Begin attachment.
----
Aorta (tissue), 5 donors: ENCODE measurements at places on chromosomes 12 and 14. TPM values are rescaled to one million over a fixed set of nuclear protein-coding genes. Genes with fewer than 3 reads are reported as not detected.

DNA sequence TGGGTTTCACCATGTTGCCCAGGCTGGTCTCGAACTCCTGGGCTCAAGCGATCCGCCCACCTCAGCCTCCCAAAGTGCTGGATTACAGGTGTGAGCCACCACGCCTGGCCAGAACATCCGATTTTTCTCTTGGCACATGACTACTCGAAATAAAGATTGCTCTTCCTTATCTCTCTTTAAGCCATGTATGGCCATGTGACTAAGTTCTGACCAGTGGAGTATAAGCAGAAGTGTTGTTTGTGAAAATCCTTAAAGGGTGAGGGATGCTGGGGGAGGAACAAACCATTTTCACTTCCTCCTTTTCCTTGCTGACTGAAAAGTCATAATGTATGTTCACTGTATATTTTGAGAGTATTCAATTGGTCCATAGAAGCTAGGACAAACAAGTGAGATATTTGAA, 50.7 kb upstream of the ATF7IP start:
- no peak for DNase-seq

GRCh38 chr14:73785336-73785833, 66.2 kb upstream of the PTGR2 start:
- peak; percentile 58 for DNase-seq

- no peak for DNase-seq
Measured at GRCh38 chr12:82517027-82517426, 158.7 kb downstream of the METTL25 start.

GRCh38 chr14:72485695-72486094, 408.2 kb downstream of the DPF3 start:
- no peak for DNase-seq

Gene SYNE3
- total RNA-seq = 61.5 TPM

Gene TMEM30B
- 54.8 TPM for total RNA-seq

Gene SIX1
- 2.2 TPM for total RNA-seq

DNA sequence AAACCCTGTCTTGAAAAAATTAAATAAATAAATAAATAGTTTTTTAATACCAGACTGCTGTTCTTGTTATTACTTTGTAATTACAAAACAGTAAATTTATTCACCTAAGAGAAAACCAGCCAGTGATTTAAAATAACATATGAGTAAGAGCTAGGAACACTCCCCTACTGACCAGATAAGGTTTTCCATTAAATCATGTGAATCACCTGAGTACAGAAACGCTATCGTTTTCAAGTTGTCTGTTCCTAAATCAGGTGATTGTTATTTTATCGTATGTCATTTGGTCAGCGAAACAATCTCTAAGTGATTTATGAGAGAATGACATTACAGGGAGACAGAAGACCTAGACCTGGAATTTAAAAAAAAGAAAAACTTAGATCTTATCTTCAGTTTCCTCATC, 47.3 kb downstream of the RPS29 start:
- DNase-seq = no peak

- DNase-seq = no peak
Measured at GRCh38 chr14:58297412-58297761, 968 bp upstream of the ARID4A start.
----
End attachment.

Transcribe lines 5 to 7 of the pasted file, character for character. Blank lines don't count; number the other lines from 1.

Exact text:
- peak; percentile 58 for DNase-seq

- no peak for DNase-seq
Measured at GRCh38 chr12:82517027-82517426, 158.7 kb downstream of the METTL25 start.